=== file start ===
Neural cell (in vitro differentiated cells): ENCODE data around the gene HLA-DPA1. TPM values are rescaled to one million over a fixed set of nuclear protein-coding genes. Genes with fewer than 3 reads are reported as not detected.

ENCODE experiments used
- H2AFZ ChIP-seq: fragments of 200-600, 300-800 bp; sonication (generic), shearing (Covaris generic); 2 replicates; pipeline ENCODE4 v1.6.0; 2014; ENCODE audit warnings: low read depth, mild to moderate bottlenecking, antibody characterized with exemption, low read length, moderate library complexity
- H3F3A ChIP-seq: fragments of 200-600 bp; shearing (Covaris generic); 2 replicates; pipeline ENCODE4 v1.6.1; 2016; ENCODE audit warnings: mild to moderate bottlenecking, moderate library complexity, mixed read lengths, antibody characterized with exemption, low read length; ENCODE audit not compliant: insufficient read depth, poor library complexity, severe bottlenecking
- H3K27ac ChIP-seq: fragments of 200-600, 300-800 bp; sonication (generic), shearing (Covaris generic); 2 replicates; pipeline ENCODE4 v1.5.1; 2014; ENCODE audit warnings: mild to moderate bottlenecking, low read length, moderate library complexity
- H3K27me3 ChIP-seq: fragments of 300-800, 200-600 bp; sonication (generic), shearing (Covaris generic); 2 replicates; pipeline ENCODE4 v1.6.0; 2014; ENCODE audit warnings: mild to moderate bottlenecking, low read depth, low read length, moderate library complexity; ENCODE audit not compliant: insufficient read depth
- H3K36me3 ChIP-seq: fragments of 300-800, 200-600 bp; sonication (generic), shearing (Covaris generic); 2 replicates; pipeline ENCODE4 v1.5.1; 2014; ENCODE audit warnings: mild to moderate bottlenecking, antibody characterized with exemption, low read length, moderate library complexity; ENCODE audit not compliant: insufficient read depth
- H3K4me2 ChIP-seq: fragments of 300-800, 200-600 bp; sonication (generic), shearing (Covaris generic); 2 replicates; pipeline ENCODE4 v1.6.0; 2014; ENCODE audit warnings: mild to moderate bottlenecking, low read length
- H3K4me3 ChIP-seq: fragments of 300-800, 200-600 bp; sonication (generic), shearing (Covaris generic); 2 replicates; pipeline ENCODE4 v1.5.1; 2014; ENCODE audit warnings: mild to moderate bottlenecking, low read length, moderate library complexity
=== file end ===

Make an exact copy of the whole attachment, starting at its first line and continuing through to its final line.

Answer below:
Neural cell (in vitro differentiated cells): ENCODE data around the gene HLA-DPA1. TPM values are rescaled to one million over a fixed set of nuclear protein-coding genes. Genes with fewer than 3 reads are reported as not detected.

ENCODE experiments used
- H2AFZ ChIP-seq: fragments of 200-600, 300-800 bp; sonication (generic), shearing (Covaris generic); 2 replicates; pipeline ENCODE4 v1.6.0; 2014; ENCODE audit warnings: low read depth, mild to moderate bottlenecking, antibody characterized with exemption, low read length, moderate library complexity
- H3F3A ChIP-seq: fragments of 200-600 bp; shearing (Covaris generic); 2 replicates; pipeline ENCODE4 v1.6.1; 2016; ENCODE audit warnings: mild to moderate bottlenecking, moderate library complexity, mixed read lengths, antibody characterized with exemption, low read length; ENCODE audit not compliant: insufficient read depth, poor library complexity, severe bottlenecking
- H3K27ac ChIP-seq: fragments of 200-600, 300-800 bp; sonication (generic), shearing (Covaris generic); 2 replicates; pipeline ENCODE4 v1.5.1; 2014; ENCODE audit warnings: mild to moderate bottlenecking, low read length, moderate library complexity
- H3K27me3 ChIP-seq: fragments of 300-800, 200-600 bp; sonication (generic), shearing (Covaris generic); 2 replicates; pipeline ENCODE4 v1.6.0; 2014; ENCODE audit warnings: mild to moderate bottlenecking, low read depth, low read length, moderate library complexity; ENCODE audit not compliant: insufficient read depth
- H3K36me3 ChIP-seq: fragments of 300-800, 200-600 bp; sonication (generic), shearing (Covaris generic); 2 replicates; pipeline ENCODE4 v1.5.1; 2014; ENCODE audit warnings: mild to moderate bottlenecking, antibody characterized with exemption, low read length, moderate library complexity; ENCODE audit not compliant: insufficient read depth
- H3K4me2 ChIP-seq: fragments of 300-800, 200-600 bp; sonication (generic), shearing (Covaris generic); 2 replicates; pipeline ENCODE4 v1.6.0; 2014; ENCODE audit warnings: mild to moderate bottlenecking, low read length
- H3K4me3 ChIP-seq: fragments of 300-800, 200-600 bp; sonication (generic), shearing (Covaris generic); 2 replicates; pipeline ENCODE4 v1.5.1; 2014; ENCODE audit warnings: mild to moderate bottlenecking, low read length, moderate library complexity